Like the smartphone, the set-top box continues to shrink in size while adding new capabilities as services go IP and much of the computing power gets tucked into all-service gateways and the proverbial cloud.
One form factor that’s becoming increasingly popular at retail, and is starting to show its face in the MSO-supplied technology ecosystem, is the set-top “stick,” an out-of-the-way, dongle-like device that can be plugged directly into a TV set’s High Definition Multimedia Interface port.
Depending on the deployment scenario, these gadgets can be used to mirror Web content on a laptop or mobile device, access over-the-top video, connect to a cloud DVR or even support a full pay TV service.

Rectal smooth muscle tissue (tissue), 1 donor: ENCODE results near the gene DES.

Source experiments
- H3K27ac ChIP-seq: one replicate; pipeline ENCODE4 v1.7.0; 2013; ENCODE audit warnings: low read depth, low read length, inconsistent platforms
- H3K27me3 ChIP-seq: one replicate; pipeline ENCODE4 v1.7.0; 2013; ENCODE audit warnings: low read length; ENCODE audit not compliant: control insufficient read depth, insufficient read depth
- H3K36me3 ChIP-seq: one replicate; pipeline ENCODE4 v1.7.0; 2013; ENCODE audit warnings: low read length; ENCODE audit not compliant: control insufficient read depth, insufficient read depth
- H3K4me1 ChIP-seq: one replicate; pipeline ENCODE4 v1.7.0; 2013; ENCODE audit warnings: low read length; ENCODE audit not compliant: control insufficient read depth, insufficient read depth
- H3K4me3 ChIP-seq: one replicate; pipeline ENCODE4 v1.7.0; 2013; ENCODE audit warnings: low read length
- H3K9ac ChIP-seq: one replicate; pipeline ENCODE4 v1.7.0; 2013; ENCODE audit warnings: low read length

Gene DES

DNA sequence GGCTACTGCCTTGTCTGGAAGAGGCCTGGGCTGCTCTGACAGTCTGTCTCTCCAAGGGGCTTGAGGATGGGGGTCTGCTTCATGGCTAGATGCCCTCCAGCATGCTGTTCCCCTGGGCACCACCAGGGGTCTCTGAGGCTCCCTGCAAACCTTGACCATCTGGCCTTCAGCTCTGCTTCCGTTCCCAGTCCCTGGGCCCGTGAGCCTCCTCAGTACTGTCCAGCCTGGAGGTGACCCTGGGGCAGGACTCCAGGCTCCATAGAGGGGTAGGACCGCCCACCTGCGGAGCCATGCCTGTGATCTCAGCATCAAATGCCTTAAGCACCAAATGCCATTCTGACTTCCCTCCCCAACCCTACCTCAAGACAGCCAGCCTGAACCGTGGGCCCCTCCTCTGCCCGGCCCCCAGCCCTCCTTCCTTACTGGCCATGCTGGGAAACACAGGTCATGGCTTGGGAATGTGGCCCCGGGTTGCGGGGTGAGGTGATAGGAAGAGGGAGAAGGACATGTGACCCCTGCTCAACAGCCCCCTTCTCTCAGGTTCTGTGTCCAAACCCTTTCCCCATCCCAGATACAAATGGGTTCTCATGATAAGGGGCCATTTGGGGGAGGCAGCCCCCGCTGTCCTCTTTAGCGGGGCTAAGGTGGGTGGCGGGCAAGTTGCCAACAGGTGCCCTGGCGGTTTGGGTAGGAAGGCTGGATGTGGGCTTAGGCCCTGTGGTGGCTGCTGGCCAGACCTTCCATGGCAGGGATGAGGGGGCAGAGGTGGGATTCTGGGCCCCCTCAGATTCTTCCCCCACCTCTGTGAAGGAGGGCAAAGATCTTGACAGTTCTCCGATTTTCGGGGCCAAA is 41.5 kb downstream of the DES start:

The latest to hop onto this trend with both feet is Roku, which last week unveiled a $49.99 retail device that will take a run at the $35 Google Chromecast. Roku’s newest gadget is actually the company’s second streaming stick — unlike its predecessor, the new “HDMI Version” is not limited to new “Roku- Ready” TVs outfitted with Mobile High-Definition Link (MHL) technology. Roku’s new product can operate on any TV with an HDMI port; the MHLbased version will be relegated to bundles offered by TV makers that sell Roku-Ready sets.
Although retail distribution is where most of the HDMI set-top stick opportunties are, it won’t be long before the form factor starts to weave its way into the cable operator ecosystem, as suppliers such as Netgear and Alticast work up versions that use the Reference Design Kit, the set-top software stack being managed by Comcast and Time Warner Cable.